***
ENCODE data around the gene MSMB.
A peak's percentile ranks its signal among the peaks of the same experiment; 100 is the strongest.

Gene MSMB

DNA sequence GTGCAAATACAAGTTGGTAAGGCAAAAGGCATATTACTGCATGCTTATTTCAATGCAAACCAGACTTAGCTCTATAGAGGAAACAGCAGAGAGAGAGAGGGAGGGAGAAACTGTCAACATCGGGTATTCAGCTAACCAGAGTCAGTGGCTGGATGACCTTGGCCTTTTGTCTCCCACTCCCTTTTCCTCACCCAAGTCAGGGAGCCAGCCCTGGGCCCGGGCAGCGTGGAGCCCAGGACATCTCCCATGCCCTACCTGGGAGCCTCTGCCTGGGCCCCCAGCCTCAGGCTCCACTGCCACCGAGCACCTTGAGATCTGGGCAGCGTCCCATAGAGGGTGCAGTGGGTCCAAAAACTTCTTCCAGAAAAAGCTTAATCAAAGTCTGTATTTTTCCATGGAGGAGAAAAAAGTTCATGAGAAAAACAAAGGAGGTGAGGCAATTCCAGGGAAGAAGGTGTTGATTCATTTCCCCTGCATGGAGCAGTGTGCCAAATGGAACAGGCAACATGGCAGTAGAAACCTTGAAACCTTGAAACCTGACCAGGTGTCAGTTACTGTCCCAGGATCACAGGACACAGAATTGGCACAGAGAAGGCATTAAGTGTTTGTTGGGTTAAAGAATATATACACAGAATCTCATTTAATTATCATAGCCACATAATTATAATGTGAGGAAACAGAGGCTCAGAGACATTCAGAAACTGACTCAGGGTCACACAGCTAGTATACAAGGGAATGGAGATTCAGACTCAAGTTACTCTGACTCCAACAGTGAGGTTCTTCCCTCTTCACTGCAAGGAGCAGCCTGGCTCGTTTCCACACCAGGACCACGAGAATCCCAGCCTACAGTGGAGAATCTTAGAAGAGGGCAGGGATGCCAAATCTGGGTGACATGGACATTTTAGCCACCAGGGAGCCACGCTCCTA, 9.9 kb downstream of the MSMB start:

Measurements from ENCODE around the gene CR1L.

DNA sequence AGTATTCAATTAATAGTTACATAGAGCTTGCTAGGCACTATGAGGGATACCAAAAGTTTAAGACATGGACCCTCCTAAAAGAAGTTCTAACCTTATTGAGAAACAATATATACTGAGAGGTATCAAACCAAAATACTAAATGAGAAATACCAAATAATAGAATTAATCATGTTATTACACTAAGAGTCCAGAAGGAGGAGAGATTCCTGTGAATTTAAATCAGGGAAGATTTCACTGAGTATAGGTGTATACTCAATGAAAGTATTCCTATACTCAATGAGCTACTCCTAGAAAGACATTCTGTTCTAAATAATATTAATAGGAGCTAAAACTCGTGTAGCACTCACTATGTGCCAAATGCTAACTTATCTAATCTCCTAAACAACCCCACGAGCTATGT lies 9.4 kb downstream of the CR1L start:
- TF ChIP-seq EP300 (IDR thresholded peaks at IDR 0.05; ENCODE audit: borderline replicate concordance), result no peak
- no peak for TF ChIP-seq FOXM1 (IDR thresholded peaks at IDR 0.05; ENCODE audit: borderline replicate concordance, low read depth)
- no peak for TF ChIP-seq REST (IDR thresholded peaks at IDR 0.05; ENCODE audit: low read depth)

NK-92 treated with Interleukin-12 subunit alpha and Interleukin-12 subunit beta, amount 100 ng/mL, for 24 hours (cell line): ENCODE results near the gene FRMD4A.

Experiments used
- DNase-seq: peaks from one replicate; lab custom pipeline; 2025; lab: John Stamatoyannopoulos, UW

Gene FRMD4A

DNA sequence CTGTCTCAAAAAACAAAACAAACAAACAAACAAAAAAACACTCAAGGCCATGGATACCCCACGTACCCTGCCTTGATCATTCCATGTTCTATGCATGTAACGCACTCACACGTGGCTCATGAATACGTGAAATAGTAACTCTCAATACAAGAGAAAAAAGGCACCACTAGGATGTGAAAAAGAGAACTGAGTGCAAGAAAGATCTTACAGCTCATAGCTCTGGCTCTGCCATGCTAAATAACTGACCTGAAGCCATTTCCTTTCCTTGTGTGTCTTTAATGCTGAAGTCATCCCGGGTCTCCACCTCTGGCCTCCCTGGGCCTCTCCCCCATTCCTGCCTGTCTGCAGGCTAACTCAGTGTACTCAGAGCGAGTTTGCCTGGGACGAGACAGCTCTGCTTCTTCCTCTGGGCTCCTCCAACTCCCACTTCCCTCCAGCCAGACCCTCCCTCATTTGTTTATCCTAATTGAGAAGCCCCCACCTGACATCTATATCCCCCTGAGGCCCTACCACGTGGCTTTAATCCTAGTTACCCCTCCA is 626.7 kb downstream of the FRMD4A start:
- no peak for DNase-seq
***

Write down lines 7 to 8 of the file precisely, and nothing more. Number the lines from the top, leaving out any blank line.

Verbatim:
- TF ChIP-seq EP300 (IDR thresholded peaks at IDR 0.05; ENCODE audit: borderline replicate concordance), result no peak
- no peak for TF ChIP-seq FOXM1 (IDR thresholded peaks at IDR 0.05; ENCODE audit: borderline replicate concordance, low read depth)